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Arkansas Worker Killed in 11-Foot Fall

Friday, March 20, 2015

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A 29-year-old steel erector has died after falling just 11 feet from a beam he was bolting into place on a job site in Little Rock, AR.

Erik Rivera Pontilla, an employee for subcontractor Hale Steel, lost his footing about 2:30 p.m. Tuesday (March 17), fell and struck his head on a concrete slab below, the Little Rock Police Department told the Arkansas Times.

Initial reports incorrectly stated that Pontilla was employed by Kinco Constructors, the general contractor. Both companies confirmed Thursday (March 19) that he was working for Hale Steel.

11-foot fall fatality

Erik Rivera Pontilla, a 29-year-old steel erector, was working for a subcontractor on a steel building frame erected on the side of this building when he fell 11 feet and was killed.

Founded in 2005, Little Rock-based Hale specializes in erecting industrial and commercial metal buildings and structural steel.

"Our deepest sympathies and prayers go out to Erik's family, friends and co-workers," Kinco said in an emailed statement.

Hale Steel declined to comment.

Investigation Underway

Work was being performed on a new building for a video production company. Pontilla was working on the second level of a steel building frame, the Arkansas Democrat-Gazette reported.

While police said no one witnessed the fall, workers reportedly heard a "thud" and discovered Pontilla on the ground.

He was transported to a hospital, where he was pronounced dead on arrival.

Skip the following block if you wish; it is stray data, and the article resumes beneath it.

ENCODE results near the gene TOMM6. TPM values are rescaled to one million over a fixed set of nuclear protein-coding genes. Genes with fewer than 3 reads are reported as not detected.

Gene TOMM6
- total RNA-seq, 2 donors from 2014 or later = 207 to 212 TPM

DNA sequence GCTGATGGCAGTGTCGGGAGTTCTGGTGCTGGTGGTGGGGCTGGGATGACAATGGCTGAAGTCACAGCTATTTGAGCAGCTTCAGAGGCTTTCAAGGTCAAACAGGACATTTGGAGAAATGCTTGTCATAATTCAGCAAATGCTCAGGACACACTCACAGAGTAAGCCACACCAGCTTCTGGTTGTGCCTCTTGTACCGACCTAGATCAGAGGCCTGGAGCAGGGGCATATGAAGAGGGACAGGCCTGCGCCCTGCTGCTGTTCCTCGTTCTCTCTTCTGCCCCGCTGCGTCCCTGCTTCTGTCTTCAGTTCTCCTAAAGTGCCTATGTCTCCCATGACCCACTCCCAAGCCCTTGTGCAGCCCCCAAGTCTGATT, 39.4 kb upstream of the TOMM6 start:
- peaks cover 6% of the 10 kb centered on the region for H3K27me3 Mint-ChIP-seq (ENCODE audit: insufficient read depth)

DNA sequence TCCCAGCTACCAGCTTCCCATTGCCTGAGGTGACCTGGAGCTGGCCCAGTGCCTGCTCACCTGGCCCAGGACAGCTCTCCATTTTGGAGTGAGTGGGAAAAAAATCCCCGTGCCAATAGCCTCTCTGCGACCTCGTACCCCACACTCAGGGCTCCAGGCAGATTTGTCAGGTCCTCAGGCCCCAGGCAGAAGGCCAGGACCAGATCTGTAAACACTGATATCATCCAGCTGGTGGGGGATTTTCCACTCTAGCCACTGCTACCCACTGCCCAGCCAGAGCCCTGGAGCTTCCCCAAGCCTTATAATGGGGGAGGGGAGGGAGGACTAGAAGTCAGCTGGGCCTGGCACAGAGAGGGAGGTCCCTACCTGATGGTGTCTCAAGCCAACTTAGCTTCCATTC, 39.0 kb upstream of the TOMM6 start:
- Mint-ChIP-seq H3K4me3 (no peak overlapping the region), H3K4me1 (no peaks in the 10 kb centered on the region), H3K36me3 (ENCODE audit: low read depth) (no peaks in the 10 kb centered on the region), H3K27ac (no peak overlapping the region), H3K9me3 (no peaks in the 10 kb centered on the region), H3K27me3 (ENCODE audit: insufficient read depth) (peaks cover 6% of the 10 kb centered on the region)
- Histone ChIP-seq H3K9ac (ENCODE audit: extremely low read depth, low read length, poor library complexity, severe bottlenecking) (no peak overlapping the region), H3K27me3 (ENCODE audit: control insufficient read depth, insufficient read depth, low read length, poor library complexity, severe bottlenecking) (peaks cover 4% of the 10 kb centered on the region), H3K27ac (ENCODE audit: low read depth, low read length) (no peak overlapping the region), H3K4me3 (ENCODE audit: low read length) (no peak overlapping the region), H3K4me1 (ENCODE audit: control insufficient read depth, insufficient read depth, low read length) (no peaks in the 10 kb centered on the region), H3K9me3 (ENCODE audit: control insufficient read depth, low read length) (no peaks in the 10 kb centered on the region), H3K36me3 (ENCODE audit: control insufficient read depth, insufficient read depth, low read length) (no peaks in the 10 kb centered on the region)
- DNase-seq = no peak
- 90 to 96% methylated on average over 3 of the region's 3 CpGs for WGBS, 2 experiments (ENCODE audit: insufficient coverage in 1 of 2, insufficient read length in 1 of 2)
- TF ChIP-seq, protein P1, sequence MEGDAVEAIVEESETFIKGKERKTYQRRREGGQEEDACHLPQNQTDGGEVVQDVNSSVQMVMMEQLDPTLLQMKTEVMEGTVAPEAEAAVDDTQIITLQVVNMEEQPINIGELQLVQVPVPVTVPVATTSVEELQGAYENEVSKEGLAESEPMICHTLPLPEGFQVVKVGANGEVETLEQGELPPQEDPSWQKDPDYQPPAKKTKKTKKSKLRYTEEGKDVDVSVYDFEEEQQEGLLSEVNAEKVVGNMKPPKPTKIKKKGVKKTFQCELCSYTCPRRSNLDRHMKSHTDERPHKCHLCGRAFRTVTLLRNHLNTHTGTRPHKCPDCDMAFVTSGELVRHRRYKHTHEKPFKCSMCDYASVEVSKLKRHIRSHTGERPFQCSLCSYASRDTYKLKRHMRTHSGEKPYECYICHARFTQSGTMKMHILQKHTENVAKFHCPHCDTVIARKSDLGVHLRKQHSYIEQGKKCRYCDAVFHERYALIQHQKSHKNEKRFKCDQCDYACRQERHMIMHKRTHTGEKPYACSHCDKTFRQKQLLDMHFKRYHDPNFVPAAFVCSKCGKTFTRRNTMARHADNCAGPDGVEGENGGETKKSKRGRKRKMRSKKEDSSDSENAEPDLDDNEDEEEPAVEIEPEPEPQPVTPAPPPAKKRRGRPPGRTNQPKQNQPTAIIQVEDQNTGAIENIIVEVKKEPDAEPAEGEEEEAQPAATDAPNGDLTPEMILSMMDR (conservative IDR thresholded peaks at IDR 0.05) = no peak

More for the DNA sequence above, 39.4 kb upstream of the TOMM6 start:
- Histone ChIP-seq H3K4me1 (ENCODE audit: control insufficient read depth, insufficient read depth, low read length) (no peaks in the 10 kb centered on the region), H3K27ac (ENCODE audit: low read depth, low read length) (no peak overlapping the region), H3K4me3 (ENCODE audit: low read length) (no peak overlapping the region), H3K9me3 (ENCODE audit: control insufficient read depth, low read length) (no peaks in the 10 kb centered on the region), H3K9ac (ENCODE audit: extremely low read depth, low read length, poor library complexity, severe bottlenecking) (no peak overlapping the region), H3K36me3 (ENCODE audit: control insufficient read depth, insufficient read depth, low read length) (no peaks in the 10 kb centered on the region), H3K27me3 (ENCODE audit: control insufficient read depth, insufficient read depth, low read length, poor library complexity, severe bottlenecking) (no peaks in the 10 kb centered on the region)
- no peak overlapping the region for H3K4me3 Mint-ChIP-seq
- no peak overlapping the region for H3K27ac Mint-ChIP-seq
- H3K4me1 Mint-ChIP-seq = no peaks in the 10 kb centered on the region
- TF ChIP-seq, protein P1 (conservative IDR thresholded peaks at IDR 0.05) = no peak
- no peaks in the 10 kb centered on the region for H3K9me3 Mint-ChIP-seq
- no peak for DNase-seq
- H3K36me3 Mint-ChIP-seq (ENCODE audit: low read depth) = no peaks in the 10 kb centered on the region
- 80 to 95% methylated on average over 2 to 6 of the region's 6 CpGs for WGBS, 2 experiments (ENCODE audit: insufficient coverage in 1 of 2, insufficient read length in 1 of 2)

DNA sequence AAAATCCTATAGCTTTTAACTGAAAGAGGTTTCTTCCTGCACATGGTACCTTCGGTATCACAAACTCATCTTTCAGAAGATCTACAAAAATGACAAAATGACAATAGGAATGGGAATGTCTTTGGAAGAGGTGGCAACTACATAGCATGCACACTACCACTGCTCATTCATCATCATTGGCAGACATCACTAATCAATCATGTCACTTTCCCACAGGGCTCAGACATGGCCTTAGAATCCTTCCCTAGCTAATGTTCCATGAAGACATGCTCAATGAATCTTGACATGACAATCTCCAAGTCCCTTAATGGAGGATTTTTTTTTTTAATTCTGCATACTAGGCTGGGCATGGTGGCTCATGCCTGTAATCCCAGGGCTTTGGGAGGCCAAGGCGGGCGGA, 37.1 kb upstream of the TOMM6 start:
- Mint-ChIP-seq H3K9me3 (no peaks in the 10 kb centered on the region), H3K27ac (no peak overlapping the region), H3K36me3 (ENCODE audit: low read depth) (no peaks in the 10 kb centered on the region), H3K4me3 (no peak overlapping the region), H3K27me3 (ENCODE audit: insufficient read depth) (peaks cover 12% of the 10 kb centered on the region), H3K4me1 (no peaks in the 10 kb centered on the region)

OSHA fall protection

OSHA requires the use of conventional fall protection at a height of six feet.

The U.S. Occupational Safety and Health Administration is investigating, according to media reports. OSHA did not immediately respond Thursday to clarify if both companies would be part of the investigation.

OSHA Height Disputes

In a police report obtained by, there was no mention of harnesses or nets being used at the job site.

Federal safety standards require the use of conventional fall protection (fall arrest systems, nets or guardrails) at a height of six feet. OSHA also requires site-specific fall protection plans.

In February, the federal agency rejected a regulation in Arizona, which operates a state OSHA plan, that required only a fall protection plan that "reduces or eliminates fall hazards" for workers at six to 15 feet up.


Tagged categories: Construction; Contractors; Fall protection; Fatalities; Health & Safety; North America; OSHA; Structural steel; Subcontractors

Comment from paul graham, (3/21/2015, 10:20 AM)

A prime example of not wearing fall arrest protection, Bless his family

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